NRL: Judiciary introduce big penalties on the crusher tackle

The Australian Rugby League Commission (ARLC) has approved harsher judiciary penalties for crusher tackles in a bid to eradicate the unsavoury tactic from the game.

As part of the changes, a separate “Crusher Tackle” charge has been added with immediate effect to the NRL Judiciary Code of Procedure from this weekend’s round 15 matches.

The base penalties for Crusher Tackles will now be: Grade One – 200 points, Grade Two – 350 points and Grade Three – 500 points

Charges considered to be more serious than Grade Three will be referred directly to the judiciary for determination.

Previously, crusher tackles had been positioned under the Dangerous Contact – Head/Neck charge, with lower Grade One (100 points) and Grade Two (300 points) base penalties.

NRL Head of Football/Elite Competitions Graham Annesley declared the tougher penalties were prompted following 18 Dangerous Contact – Head/Neck charges for crusher-style tackles so far this season, with many Grade One offences not resulting in a suspension.

“We have seen a concerning increase in the Crusher-type tackles in recent years and the Commission has approved stronger deterrents to reverse this trend,” Annesley said.

“Crusher tackles are dangerous and carry with them the real potential for catastrophic consequences to the tackled player.

“Despite the charges and warnings previously imposed, we have not seen a decline in offences, so it has become clear that the penalties we had in place were not sufficient.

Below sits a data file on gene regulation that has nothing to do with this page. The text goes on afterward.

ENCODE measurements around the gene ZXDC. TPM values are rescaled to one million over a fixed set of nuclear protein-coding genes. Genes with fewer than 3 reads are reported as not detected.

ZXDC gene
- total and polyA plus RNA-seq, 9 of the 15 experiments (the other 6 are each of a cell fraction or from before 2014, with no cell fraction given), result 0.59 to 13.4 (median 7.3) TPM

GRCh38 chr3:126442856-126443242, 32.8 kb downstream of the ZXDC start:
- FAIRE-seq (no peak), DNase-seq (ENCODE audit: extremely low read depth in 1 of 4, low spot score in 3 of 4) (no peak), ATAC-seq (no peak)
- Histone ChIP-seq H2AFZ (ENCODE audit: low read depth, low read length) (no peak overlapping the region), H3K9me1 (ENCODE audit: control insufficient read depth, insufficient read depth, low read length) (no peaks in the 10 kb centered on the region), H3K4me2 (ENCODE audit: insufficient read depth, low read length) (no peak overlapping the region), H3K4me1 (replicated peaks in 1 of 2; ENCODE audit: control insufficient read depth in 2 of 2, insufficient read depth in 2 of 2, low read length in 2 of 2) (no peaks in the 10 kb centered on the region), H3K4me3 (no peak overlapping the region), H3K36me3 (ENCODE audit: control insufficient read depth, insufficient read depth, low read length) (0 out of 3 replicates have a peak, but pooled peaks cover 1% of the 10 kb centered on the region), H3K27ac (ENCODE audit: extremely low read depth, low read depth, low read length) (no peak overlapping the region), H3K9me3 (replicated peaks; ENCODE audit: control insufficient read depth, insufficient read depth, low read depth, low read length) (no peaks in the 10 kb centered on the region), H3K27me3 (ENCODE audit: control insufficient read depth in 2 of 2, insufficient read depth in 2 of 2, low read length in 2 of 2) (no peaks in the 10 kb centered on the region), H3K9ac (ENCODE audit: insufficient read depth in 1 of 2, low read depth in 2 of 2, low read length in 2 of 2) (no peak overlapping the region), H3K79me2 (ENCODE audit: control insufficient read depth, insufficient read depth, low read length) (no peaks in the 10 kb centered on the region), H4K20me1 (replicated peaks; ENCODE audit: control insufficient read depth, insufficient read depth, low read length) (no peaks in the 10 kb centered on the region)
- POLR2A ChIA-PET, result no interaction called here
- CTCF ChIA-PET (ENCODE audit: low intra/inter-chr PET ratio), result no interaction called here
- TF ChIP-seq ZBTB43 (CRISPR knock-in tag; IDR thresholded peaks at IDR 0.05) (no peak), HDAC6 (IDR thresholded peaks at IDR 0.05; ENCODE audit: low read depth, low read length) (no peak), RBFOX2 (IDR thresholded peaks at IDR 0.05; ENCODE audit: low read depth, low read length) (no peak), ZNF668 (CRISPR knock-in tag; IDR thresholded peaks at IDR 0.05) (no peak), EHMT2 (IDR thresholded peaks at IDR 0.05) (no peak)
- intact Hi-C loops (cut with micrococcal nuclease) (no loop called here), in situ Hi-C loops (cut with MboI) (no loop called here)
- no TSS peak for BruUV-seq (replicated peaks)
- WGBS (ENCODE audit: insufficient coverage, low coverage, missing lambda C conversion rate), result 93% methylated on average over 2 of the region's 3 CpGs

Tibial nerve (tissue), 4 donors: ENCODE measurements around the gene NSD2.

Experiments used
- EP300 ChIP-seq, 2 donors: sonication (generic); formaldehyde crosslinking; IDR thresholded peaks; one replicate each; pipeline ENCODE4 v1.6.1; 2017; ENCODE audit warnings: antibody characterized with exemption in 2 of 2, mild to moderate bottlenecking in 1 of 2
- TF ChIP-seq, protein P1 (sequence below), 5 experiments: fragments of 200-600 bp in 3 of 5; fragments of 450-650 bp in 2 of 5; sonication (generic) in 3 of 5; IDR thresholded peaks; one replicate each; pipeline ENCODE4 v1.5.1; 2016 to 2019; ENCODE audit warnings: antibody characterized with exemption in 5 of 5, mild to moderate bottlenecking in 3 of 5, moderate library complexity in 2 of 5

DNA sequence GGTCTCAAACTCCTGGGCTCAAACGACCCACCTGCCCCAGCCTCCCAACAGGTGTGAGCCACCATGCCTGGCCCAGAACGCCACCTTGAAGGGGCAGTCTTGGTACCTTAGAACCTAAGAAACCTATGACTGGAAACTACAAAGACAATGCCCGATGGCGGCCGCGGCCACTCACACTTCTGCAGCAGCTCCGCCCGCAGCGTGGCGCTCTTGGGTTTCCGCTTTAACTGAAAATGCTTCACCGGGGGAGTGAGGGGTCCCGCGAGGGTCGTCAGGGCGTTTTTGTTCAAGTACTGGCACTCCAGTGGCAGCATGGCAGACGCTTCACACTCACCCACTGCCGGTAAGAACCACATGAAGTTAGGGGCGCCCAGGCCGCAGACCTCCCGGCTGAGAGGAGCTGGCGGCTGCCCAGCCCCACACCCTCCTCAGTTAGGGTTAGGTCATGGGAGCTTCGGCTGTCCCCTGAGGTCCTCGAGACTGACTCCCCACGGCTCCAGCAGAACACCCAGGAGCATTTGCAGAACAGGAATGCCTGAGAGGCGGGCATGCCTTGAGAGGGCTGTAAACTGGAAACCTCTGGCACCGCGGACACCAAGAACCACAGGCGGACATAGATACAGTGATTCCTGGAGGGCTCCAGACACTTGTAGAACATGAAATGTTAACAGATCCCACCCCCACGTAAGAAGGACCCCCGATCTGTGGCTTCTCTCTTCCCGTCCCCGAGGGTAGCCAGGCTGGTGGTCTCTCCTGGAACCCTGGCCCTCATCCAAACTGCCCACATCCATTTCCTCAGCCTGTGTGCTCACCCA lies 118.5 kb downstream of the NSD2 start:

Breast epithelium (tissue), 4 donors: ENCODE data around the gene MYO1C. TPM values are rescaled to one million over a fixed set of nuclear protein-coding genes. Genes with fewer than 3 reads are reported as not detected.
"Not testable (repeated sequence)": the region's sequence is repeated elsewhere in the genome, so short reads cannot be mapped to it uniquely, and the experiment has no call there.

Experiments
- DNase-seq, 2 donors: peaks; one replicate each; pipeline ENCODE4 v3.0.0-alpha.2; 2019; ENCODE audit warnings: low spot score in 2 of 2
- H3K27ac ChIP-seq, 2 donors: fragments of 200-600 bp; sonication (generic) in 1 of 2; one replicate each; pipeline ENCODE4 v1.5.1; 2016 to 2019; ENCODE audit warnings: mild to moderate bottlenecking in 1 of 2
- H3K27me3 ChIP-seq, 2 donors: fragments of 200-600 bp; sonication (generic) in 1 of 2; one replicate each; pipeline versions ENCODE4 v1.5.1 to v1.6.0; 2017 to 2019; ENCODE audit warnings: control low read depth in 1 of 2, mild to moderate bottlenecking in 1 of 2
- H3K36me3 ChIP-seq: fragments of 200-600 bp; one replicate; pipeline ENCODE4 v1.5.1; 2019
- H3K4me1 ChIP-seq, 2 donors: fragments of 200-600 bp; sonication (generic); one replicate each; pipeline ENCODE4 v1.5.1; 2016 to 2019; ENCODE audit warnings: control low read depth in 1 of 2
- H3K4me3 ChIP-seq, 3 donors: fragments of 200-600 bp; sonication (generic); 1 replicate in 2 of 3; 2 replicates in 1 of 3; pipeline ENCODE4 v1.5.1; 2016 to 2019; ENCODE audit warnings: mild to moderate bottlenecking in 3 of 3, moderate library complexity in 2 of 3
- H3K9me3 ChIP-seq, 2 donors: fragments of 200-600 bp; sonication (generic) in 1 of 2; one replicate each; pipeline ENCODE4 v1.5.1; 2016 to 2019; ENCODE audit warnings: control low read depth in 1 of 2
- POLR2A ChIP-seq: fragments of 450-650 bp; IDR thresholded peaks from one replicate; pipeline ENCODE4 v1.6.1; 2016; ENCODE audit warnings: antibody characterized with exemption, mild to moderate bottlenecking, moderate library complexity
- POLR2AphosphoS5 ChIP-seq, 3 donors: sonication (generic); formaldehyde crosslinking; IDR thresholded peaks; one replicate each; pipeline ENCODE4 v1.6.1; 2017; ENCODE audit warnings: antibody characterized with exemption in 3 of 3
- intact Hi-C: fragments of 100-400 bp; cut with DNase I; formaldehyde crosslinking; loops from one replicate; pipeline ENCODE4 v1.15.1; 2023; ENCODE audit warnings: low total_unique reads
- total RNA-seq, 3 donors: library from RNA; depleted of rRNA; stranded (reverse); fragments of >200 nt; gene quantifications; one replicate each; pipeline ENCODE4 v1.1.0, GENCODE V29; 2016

“While we never want to see players suspended and would much prefer the offences do not occur, we have a responsibility to strike the right balance between deterrence and punishment.

“This is a serious player safety issue and the changes are supported by the Rugby League Players Association.”

Melbourne prop Nelson Asofa-Solomona’s crusher tackle against the Rabbitohs earlier this season. Picture: News Corp.Source:Supplied

RLPA Chief Executive Clint Newton welcomed the heavier sanctions for crusher tackles.

“It is important that we continue to raise awareness across the playing group about the potential consequences of crusher style tackles,” Newton said.

“We are supportive of the proposal as we believe it will help in achieving this, however any change endorsed by the Commission should also be supported by further data analysis and education programs for players and coaching staff.”

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